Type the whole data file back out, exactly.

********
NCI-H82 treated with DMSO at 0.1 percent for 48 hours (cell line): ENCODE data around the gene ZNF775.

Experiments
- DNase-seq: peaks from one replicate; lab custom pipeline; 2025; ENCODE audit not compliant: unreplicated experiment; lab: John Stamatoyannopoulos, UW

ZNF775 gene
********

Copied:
NCI-H82 treated with DMSO at 0.1 percent for 48 hours (cell line): ENCODE data around the gene ZNF775.

Experiments
- DNase-seq: peaks from one replicate; lab custom pipeline; 2025; ENCODE audit not compliant: unreplicated experiment; lab: John Stamatoyannopoulos, UW

ZNF775 gene